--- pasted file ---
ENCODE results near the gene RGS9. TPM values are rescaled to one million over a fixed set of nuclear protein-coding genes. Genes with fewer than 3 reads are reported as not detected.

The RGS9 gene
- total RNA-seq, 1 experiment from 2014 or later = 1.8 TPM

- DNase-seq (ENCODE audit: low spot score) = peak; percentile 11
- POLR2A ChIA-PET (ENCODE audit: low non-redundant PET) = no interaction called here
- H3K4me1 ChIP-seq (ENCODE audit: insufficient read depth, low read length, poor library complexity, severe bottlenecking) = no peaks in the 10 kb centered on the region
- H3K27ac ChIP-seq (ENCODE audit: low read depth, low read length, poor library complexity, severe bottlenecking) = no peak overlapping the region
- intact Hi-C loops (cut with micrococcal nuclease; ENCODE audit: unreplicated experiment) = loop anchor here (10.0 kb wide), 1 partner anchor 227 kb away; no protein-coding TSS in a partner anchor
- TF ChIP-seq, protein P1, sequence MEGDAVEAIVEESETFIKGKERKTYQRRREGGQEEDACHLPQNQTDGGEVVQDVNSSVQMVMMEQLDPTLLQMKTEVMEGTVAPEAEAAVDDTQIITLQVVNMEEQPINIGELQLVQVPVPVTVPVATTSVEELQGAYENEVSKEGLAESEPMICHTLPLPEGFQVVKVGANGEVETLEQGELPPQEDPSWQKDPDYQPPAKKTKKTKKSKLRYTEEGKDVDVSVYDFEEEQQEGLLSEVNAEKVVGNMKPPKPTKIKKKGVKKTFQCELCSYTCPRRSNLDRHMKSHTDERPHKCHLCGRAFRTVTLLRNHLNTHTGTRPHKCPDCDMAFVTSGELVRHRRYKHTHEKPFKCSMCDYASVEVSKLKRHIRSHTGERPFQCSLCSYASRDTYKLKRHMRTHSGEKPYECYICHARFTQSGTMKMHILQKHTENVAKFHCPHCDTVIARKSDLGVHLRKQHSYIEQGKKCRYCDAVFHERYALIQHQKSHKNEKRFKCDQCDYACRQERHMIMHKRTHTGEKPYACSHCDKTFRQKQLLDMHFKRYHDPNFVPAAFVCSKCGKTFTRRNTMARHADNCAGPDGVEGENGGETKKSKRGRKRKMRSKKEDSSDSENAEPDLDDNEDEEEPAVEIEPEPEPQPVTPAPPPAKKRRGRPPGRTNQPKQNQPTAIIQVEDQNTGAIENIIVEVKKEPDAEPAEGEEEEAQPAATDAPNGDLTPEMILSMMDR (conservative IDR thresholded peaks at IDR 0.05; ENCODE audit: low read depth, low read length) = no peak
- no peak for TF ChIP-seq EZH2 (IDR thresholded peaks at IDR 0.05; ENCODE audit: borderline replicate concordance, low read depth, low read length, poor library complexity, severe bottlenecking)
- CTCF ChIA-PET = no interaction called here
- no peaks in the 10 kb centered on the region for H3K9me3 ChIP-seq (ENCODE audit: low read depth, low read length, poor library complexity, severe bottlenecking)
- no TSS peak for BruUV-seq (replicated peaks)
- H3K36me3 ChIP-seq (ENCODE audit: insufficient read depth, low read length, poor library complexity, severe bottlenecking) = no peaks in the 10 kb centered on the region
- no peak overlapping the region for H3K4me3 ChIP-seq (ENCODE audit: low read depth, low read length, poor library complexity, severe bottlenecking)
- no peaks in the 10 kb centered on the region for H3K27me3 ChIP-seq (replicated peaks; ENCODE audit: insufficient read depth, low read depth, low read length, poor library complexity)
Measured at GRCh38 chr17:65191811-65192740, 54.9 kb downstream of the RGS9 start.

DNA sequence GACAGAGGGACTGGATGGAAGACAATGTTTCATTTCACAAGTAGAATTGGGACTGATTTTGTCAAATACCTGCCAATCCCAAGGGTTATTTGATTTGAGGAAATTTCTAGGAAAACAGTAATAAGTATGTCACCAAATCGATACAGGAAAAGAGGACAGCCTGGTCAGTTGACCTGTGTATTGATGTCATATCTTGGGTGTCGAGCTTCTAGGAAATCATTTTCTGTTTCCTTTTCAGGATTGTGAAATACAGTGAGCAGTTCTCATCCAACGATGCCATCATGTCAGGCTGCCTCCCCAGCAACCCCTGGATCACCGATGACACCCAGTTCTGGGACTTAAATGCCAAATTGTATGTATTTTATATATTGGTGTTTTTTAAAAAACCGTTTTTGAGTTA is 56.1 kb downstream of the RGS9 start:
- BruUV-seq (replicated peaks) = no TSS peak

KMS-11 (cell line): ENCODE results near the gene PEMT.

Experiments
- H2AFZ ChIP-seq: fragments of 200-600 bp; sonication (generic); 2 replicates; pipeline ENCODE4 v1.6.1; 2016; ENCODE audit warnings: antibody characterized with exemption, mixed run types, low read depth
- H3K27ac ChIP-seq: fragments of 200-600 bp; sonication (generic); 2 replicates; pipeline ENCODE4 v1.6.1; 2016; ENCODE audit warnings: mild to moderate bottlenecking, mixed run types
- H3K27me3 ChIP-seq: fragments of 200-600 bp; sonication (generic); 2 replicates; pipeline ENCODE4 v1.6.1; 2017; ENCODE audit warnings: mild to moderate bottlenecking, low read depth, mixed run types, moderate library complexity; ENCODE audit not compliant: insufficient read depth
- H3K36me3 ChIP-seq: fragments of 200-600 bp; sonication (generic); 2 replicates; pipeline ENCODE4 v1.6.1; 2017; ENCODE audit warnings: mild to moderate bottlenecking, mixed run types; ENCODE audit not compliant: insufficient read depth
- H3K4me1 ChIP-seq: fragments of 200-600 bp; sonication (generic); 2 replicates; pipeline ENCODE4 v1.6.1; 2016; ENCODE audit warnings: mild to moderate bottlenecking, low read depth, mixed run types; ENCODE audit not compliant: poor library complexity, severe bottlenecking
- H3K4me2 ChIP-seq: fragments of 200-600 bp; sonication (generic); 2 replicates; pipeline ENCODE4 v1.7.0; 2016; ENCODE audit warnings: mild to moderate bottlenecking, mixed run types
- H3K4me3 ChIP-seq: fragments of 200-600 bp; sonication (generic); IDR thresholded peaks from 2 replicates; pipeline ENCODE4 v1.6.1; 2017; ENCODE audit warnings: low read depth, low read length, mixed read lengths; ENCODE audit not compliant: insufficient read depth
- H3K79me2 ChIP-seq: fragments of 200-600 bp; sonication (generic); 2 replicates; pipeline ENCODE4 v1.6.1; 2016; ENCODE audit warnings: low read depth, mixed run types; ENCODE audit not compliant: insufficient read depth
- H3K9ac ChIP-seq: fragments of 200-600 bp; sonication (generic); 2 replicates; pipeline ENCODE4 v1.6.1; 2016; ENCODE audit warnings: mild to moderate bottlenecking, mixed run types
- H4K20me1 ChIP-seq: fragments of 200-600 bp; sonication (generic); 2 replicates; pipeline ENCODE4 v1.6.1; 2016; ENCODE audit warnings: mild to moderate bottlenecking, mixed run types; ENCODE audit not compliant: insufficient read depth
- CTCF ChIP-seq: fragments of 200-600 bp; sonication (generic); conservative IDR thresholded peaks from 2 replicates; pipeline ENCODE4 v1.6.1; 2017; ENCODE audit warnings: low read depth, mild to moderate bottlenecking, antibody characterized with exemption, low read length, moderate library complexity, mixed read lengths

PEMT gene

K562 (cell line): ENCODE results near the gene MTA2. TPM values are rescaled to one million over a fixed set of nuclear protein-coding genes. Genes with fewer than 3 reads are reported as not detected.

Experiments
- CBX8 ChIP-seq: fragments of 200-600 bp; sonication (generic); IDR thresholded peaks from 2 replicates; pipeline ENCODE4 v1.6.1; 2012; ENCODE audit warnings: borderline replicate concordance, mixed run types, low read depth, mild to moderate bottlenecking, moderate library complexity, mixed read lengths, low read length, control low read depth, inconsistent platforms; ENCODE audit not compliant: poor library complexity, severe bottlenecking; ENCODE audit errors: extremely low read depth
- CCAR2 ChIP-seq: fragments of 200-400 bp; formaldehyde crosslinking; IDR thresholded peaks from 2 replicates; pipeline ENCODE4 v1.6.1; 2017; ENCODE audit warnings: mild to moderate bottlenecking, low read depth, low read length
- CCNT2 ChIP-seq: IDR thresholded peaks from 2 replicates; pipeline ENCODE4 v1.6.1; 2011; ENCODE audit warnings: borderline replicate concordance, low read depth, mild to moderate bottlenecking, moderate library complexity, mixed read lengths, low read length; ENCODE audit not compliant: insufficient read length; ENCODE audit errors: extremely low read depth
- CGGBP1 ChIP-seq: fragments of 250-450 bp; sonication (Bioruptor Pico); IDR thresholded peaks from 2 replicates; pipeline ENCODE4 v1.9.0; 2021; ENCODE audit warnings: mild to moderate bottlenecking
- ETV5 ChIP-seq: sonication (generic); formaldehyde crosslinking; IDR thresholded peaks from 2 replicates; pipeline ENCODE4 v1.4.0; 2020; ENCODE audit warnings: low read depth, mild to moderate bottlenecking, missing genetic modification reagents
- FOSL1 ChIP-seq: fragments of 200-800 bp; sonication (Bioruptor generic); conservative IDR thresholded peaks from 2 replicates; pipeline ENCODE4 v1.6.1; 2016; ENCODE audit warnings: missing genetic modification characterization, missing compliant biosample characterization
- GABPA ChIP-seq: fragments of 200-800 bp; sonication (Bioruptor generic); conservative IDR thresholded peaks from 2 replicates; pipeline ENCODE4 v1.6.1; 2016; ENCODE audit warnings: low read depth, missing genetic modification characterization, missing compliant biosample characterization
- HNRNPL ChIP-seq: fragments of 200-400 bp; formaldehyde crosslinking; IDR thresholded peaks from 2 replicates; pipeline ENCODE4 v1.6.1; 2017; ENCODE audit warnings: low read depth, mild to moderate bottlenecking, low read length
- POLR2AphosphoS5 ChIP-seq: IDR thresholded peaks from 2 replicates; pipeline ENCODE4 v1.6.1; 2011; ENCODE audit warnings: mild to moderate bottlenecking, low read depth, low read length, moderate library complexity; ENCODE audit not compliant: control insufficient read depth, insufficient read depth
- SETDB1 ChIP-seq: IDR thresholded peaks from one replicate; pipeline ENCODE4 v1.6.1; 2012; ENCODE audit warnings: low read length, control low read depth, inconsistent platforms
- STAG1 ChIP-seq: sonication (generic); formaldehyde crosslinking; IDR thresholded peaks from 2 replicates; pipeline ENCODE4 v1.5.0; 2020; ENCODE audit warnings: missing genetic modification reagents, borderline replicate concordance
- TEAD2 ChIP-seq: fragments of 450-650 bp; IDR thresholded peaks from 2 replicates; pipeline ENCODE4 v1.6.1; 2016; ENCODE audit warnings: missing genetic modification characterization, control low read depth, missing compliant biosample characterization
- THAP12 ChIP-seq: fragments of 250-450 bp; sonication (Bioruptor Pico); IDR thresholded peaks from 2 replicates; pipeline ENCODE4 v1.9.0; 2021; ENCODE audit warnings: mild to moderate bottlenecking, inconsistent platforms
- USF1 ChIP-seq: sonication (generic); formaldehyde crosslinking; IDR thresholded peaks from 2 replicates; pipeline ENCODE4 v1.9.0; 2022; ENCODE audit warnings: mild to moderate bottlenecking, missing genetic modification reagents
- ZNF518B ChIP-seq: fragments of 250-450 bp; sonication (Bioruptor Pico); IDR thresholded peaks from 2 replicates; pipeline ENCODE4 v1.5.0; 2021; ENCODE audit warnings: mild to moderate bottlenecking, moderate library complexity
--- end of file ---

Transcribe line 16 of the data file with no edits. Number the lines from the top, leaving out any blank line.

- no peaks in the 10 kb centered on the region for H3K27me3 ChIP-seq (replicated peaks; ENCODE audit: insufficient read depth, low read depth, low read length, poor library complexity)